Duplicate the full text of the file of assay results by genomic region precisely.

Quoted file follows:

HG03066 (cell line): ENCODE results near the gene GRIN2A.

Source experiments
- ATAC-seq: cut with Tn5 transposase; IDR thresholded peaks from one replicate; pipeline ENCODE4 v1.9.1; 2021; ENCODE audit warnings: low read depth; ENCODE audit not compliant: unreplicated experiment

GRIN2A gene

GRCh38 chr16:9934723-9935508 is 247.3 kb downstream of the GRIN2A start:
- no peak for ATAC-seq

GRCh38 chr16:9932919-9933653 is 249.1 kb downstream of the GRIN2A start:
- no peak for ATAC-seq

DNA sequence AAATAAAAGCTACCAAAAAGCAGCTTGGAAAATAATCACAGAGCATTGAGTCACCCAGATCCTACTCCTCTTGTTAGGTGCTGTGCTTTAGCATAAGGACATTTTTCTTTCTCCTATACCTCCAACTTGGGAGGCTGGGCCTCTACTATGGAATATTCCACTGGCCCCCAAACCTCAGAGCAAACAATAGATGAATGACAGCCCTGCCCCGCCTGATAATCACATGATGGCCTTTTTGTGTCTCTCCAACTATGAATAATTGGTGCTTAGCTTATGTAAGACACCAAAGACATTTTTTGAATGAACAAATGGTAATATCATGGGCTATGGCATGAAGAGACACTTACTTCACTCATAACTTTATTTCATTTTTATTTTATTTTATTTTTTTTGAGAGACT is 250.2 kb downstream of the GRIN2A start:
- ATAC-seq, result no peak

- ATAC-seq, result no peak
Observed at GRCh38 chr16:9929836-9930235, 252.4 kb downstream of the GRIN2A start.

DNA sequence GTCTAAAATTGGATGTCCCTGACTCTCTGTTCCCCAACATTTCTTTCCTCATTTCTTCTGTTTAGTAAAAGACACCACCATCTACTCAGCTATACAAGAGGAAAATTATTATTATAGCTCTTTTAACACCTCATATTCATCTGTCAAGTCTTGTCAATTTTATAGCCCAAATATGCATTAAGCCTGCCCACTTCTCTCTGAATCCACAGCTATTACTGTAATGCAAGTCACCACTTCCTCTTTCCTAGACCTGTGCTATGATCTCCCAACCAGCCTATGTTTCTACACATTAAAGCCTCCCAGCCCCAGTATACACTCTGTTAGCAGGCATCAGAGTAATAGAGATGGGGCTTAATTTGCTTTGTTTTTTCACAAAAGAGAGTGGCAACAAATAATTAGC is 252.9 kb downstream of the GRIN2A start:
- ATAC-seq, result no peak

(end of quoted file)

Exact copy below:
HG03066 (cell line): ENCODE results near the gene GRIN2A.

Source experiments
- ATAC-seq: cut with Tn5 transposase; IDR thresholded peaks from one replicate; pipeline ENCODE4 v1.9.1; 2021; ENCODE audit warnings: low read depth; ENCODE audit not compliant: unreplicated experiment

GRIN2A gene

GRCh38 chr16:9934723-9935508 is 247.3 kb downstream of the GRIN2A start:
- no peak for ATAC-seq

GRCh38 chr16:9932919-9933653 is 249.1 kb downstream of the GRIN2A start:
- no peak for ATAC-seq

DNA sequence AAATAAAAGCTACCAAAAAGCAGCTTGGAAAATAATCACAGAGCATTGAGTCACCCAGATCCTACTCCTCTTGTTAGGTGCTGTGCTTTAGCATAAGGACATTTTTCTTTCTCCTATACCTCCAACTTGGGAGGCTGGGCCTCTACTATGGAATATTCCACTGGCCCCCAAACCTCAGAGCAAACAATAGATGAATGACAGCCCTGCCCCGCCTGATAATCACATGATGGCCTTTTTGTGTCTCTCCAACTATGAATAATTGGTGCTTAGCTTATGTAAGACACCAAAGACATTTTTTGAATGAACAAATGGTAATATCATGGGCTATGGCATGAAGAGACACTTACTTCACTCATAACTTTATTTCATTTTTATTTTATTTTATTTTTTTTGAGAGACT is 250.2 kb downstream of the GRIN2A start:
- ATAC-seq, result no peak

- ATAC-seq, result no peak
Observed at GRCh38 chr16:9929836-9930235, 252.4 kb downstream of the GRIN2A start.

DNA sequence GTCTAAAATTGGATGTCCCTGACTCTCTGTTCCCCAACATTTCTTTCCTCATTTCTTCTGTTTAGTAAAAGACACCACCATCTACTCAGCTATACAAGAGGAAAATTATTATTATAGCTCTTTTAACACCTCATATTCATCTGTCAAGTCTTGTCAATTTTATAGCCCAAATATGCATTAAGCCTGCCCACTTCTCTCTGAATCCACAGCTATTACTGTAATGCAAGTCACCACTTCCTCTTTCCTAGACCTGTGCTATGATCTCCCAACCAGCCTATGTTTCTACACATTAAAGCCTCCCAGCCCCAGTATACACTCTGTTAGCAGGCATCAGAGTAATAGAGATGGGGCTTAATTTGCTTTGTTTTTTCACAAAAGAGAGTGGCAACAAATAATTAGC is 252.9 kb downstream of the GRIN2A start:
- ATAC-seq, result no peak